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The Power of Habit: Why We Do What We Do in Life and Business [Hardcover]

Charles Duhigg
4.2 out of 5 stars  See all reviews (35 customer reviews)

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Language:Chinese.HardCover Pub Date: 2012 Pages: 371 Publisher: Random House A young woman walks into a laboratory Over the past two years she has transformed almost every aspect of her life. She has quit SMOKING Run a Marathon and been promoted at work. The patterns inside her ain. neurologists discover. have fundamentally changed.Marketers at Procter & Gamble study videos of people making their beds. They are desperately trying to figure out how to sell a new product called Feeze. on track to be one of the biggest flops in company history. Suddenly. one of them detects a nearly imperceptible pattern-and with a slight shift in advertising. Feeze goes on to earn a billion dollars a year.An untested CEO takes over one of the largest companies in America. His first order of business is attacking a single pattern among his employees-how they approach worker safety-and soon the ...

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Customer Reviews

Most helpful customer reviews
16 of 17 people found the following review helpful
By fastreader TOP 500 REVIEWER
Format:Hardcover
One definition of insanity is doing the same thing over and over again and expecting a different result. So if you are wanting a different result you have to change what you are doing. Or else there is that whole insanity thing staring you in the face.

In the Power of Habit the author Charles Duhigg links to the insanity (se above) of people expecting to change an outcome without changing the input or process. In the book these three points in the process are called Cue - Routine - Reward.

Simple, yet complex. As in any endeavour to deconstruct or reverse engineer anything to do with humans, the devil is in the details. What looks like something simple upon first observation, becomes increasingly complex as you peel away the layers. Humans are emotional and non linear. Plus just to make life interesting, and it does, we all sing along to a different playbook. One that is created by who you are, who your relatives are, who you run into in life, karma (had to throw that one in), your education and how you use all this to problem solve.

The Cue, Routine, Reward trilogy is an attempt to simplify the process and it works. The author gives us examples where changes to the routine can have sometimes dramatic changes. Sometimes the changes to the routine are small and sometimes they are large.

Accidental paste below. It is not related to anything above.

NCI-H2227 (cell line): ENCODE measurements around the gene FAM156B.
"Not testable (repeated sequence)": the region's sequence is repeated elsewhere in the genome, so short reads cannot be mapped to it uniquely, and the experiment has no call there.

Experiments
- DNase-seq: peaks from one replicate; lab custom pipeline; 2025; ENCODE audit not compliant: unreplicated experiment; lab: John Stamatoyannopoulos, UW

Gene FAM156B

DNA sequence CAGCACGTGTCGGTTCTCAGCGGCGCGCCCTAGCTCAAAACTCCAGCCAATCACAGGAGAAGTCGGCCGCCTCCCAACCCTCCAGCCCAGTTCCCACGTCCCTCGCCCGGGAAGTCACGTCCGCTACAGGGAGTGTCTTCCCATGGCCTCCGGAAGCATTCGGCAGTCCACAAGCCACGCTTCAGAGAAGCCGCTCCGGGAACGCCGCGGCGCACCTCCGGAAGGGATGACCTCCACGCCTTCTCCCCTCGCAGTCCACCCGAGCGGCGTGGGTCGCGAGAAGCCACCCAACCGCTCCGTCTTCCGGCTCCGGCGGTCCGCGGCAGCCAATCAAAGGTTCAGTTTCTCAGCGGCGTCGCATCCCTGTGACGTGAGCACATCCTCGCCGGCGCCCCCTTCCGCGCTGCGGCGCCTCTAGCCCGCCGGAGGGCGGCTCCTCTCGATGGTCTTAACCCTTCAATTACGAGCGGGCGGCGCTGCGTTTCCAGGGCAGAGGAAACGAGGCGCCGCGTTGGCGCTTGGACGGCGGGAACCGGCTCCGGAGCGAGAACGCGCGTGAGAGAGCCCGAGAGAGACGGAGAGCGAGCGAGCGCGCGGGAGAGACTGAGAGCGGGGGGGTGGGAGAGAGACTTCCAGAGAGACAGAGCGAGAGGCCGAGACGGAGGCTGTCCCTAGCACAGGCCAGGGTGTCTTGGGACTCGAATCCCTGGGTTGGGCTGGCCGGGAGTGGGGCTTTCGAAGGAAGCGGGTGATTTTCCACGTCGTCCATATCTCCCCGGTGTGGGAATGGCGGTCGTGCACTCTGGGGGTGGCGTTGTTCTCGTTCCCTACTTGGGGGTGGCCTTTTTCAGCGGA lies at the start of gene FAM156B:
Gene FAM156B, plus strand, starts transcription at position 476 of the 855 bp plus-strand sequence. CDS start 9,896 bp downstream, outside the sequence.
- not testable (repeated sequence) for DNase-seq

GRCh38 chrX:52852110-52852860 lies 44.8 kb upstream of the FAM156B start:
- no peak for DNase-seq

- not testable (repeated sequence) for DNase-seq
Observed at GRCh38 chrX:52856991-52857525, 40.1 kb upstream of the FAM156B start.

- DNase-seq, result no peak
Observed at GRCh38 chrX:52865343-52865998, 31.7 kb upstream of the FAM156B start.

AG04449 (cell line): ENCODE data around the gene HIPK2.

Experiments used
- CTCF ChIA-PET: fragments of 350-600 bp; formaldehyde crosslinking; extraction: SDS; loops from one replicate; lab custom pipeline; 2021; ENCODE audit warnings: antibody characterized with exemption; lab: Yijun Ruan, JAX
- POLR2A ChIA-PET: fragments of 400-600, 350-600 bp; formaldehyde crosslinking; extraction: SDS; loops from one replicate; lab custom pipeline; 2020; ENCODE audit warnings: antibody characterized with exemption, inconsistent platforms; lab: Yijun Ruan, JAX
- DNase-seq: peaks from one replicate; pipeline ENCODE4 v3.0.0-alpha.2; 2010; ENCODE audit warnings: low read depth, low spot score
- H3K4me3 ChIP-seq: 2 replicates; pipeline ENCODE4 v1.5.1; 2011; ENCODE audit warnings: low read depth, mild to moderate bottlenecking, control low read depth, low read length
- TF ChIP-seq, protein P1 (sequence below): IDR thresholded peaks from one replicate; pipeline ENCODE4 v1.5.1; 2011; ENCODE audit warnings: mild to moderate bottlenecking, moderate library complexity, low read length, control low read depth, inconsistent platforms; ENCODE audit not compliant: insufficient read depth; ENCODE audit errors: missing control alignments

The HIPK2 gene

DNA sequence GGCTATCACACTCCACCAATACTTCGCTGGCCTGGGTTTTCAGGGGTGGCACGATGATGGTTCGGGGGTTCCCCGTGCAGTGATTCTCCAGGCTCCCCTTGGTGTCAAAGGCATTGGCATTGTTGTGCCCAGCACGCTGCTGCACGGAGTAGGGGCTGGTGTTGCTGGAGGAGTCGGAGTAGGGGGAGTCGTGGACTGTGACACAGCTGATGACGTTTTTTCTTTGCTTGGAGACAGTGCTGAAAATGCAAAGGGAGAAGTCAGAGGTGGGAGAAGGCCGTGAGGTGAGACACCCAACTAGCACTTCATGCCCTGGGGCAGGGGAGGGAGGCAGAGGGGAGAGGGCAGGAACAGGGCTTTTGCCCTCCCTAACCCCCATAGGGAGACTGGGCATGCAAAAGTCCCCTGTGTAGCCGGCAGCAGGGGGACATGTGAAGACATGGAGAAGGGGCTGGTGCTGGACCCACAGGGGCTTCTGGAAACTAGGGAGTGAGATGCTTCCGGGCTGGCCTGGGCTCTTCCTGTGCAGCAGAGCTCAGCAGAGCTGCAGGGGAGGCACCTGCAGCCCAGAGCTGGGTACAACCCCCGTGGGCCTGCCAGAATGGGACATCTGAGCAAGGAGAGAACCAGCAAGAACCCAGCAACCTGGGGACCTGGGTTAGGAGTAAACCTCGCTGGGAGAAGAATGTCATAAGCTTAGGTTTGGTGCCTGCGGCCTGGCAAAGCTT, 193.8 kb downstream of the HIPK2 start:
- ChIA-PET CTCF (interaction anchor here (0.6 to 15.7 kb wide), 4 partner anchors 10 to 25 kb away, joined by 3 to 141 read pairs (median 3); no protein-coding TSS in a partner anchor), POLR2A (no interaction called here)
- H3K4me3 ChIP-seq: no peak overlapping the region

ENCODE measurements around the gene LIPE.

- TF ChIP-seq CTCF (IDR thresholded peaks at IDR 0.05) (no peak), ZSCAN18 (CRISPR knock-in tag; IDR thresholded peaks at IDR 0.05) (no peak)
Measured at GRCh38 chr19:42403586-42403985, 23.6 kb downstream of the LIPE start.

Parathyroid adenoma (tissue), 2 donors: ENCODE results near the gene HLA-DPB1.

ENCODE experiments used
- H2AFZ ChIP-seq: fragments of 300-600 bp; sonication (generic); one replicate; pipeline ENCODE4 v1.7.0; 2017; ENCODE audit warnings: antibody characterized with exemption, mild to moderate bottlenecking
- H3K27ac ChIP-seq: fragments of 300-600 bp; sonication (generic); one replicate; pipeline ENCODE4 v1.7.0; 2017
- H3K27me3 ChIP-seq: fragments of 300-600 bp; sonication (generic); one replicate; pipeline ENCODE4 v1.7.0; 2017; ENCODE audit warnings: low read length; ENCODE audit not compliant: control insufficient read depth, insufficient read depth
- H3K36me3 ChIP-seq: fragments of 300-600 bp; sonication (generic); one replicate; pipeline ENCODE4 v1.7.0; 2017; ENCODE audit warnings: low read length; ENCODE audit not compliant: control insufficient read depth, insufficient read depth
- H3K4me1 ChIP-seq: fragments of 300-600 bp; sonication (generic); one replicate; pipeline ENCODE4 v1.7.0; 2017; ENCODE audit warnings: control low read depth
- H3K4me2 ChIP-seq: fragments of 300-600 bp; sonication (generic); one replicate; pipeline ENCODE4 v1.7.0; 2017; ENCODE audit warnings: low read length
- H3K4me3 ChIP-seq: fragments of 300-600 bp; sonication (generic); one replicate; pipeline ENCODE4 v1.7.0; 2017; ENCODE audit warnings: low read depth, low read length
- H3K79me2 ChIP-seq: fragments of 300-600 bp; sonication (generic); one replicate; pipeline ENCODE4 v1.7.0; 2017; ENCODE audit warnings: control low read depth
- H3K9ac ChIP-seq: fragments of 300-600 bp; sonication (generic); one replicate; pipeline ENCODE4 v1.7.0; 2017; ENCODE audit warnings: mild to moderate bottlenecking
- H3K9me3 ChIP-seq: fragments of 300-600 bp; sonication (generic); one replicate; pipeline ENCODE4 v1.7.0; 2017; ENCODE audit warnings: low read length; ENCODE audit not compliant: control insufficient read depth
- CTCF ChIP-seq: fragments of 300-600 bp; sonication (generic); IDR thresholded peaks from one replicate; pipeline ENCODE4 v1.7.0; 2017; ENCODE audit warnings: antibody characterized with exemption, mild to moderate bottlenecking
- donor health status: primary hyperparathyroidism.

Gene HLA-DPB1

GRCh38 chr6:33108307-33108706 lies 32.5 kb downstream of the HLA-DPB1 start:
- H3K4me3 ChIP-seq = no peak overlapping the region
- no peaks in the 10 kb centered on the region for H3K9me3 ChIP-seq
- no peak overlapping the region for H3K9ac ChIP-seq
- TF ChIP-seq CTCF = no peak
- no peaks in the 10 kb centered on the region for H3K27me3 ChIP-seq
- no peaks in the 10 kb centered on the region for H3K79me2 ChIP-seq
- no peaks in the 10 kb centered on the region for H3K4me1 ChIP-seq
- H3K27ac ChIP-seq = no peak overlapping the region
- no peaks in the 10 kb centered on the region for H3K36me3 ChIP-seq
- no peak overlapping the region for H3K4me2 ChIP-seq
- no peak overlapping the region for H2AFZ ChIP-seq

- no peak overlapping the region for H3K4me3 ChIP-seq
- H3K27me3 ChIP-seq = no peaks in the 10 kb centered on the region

The author goes further in that he starts with humans and then moves onto organizations and societies using the same trilogy of cue, routine, and reward.

For anyone who wants at least a small chance of understanding why we do what we do, why organizations and society acts as it does this book will be insightful and instructive.
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5 of 5 people found the following review helpful
By Robert Morris HALL OF FAME TOP 10 REVIEWER
Format:Hardcover
This review is from: The Power of Habit: Why We Do What We Do in Life and Business (Hardcover)
This is not an easy book to describe because Charles Duhigg offers such a wealth of information in so many different areas. For example:

o What a habit is...and isn't
o What the habit loop is and does
o How and why we form good and bad habits
o Why it is so difficult to sustain good habits and so easy to sustain bad ones
o Which external influences most effectively manipulate both good and bad habits
o How to defend good habits
o How to break bad habits
o How and why our habits reveal our values

In Part One, Duhigg focuses on how habits emerge within individual lives (e.g. ; in the next, he examines the habits of successful companies and organizations; and then in Part Three, he looks at the habits of societies. "We now know why habits emerge, how they change, and the science behind their mechanics. We know how to break them into parts and rebuild them to our specifications. We know how to make people eat less, exercise more, work more efficiently, and live healthier lives. Transforming a habit isn't necessarily easy or quick. It isn't always simple. But it is possible. And now we know why."

There in a brief passage is the essence of what motivated Duhigg to write this book and also perhaps, just perhaps, a sufficient reason for people who read it to then rebuild their habits to their expectations, based on what they have learned from the book.